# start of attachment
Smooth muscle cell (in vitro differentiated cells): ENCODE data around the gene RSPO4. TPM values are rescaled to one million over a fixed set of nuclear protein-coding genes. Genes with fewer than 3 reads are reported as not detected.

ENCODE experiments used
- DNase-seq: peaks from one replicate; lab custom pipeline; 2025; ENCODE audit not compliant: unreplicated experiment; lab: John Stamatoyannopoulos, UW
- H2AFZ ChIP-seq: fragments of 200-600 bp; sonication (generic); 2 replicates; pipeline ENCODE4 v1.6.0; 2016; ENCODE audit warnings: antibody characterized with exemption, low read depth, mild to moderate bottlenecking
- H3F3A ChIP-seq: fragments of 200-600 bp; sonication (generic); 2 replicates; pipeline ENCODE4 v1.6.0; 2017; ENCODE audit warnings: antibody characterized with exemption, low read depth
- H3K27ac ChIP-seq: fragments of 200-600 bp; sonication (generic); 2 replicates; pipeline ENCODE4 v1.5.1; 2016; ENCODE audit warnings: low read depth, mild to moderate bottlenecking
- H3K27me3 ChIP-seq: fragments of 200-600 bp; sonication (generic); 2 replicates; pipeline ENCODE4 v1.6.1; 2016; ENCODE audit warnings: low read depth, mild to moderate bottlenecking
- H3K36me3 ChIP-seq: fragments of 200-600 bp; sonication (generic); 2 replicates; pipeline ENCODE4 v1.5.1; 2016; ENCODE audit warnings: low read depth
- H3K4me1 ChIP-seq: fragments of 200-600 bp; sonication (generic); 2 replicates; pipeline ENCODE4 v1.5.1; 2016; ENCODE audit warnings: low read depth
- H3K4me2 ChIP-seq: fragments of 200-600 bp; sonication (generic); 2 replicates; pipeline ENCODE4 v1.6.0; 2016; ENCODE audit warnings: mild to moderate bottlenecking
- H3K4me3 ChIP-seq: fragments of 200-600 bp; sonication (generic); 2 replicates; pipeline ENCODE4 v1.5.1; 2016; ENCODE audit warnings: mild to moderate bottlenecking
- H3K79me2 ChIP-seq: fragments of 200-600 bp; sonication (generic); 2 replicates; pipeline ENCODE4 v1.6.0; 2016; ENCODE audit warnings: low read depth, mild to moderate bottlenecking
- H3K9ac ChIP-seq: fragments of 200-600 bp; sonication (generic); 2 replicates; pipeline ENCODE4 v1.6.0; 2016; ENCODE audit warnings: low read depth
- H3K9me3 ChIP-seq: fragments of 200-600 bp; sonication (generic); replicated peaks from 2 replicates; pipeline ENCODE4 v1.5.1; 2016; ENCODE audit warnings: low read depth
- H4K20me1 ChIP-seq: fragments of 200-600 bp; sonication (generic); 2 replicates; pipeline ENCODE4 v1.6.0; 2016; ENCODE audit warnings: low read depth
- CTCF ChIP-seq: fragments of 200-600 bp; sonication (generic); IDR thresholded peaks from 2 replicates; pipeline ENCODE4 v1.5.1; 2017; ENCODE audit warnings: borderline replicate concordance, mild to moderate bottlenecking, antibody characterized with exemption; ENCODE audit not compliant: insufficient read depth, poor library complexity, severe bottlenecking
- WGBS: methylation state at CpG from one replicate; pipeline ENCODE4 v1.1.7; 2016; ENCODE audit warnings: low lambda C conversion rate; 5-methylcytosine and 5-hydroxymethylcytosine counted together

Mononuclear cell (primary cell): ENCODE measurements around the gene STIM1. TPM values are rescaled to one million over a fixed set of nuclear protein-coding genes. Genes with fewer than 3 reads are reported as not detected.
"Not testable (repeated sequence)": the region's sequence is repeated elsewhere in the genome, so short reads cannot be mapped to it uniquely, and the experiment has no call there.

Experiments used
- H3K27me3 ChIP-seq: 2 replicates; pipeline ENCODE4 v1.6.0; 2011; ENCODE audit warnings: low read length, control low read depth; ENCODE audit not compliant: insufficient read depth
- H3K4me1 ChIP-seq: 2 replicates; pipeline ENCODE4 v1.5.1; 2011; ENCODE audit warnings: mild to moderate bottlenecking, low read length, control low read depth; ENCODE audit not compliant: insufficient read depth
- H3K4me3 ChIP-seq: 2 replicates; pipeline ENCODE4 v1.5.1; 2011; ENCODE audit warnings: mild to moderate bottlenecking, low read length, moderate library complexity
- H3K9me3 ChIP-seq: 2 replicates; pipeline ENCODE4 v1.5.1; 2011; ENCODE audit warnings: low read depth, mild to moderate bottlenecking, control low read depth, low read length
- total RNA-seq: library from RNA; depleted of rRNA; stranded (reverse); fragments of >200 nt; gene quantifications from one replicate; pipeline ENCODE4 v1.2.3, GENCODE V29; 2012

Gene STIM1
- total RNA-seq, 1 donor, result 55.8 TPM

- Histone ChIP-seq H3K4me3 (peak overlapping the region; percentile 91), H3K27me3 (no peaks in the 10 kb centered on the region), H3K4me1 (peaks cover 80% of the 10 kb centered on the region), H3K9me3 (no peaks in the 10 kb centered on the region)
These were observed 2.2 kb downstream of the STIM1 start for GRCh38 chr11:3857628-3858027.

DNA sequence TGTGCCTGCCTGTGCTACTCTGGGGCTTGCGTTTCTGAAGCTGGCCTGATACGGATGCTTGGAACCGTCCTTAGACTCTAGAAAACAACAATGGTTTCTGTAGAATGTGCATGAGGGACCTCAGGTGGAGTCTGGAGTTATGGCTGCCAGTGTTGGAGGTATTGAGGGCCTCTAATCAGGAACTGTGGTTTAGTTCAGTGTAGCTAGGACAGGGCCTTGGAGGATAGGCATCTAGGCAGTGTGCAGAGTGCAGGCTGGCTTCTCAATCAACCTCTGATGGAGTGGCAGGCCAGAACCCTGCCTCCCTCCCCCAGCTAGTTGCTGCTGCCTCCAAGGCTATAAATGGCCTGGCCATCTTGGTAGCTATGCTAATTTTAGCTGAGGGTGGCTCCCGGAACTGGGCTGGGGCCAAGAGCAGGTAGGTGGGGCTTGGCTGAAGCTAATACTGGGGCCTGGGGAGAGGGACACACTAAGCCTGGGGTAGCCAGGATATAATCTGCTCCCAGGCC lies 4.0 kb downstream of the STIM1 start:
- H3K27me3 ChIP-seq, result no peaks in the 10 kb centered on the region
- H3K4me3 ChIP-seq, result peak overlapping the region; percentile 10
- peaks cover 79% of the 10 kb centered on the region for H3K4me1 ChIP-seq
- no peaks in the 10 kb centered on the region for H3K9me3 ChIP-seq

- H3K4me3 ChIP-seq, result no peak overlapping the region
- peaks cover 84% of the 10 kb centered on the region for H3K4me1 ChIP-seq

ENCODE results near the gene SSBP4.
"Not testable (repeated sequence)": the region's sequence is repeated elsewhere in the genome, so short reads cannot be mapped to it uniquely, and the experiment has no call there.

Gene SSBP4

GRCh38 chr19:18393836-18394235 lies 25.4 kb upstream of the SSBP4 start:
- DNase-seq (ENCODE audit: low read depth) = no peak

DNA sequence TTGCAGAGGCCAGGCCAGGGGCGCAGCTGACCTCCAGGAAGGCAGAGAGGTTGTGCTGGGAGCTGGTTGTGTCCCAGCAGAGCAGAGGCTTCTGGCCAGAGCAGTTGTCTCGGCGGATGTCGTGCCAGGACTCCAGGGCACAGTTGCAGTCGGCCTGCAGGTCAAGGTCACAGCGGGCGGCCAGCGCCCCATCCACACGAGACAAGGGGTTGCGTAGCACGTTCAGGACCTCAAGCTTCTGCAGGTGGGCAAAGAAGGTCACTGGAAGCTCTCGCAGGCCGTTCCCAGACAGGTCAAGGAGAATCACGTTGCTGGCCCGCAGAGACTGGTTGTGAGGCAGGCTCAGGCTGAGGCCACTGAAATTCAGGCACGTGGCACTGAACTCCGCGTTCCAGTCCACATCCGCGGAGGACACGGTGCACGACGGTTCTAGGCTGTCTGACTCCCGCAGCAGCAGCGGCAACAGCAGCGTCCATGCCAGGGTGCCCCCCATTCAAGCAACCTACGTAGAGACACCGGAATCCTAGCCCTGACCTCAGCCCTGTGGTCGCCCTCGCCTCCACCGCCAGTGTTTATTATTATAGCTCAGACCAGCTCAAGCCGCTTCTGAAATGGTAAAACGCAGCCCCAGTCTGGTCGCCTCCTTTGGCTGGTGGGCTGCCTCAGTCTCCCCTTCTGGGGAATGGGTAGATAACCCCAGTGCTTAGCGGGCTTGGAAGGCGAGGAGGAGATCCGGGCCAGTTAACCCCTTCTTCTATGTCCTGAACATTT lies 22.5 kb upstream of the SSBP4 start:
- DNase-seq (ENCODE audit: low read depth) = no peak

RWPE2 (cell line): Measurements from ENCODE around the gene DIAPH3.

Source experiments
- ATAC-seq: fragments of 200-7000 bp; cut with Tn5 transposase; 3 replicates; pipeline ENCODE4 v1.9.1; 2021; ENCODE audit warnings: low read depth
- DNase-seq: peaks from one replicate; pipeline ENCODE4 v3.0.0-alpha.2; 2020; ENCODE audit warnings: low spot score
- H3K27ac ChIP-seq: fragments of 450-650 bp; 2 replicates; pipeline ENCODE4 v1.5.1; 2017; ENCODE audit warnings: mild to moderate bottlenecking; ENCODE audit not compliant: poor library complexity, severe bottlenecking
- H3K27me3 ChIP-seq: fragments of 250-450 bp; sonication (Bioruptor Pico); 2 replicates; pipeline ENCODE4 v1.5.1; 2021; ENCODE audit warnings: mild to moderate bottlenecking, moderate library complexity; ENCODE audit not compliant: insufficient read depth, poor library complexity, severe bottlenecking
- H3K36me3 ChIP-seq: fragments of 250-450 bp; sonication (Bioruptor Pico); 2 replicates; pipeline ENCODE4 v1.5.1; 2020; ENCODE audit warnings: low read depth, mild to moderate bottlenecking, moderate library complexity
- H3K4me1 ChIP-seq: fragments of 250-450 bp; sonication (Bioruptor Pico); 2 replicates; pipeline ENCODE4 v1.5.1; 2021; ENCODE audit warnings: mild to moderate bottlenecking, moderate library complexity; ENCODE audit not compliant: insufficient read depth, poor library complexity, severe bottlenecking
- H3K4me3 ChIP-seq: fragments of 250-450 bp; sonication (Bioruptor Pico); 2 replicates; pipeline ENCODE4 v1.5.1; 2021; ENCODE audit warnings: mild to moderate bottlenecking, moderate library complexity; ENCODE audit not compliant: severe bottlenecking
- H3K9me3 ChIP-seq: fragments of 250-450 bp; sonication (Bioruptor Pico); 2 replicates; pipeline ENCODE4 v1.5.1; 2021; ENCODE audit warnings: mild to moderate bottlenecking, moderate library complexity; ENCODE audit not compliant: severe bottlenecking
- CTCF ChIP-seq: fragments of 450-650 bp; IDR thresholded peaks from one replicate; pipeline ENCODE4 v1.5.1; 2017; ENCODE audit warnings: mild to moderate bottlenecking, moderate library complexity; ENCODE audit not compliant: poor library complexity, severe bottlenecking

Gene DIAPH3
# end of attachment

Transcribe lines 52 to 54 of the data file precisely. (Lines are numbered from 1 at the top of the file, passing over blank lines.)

- H3K4me3 ChIP-seq: fragments of 250-450 bp; sonication (Bioruptor Pico); 2 replicates; pipeline ENCODE4 v1.5.1; 2021; ENCODE audit warnings: mild to moderate bottlenecking, moderate library complexity; ENCODE audit not compliant: severe bottlenecking
- H3K9me3 ChIP-seq: fragments of 250-450 bp; sonication (Bioruptor Pico); 2 replicates; pipeline ENCODE4 v1.5.1; 2021; ENCODE audit warnings: mild to moderate bottlenecking, moderate library complexity; ENCODE audit not compliant: severe bottlenecking
- CTCF ChIP-seq: fragments of 450-650 bp; IDR thresholded peaks from one replicate; pipeline ENCODE4 v1.5.1; 2017; ENCODE audit warnings: mild to moderate bottlenecking, moderate library complexity; ENCODE audit not compliant: poor library complexity, severe bottlenecking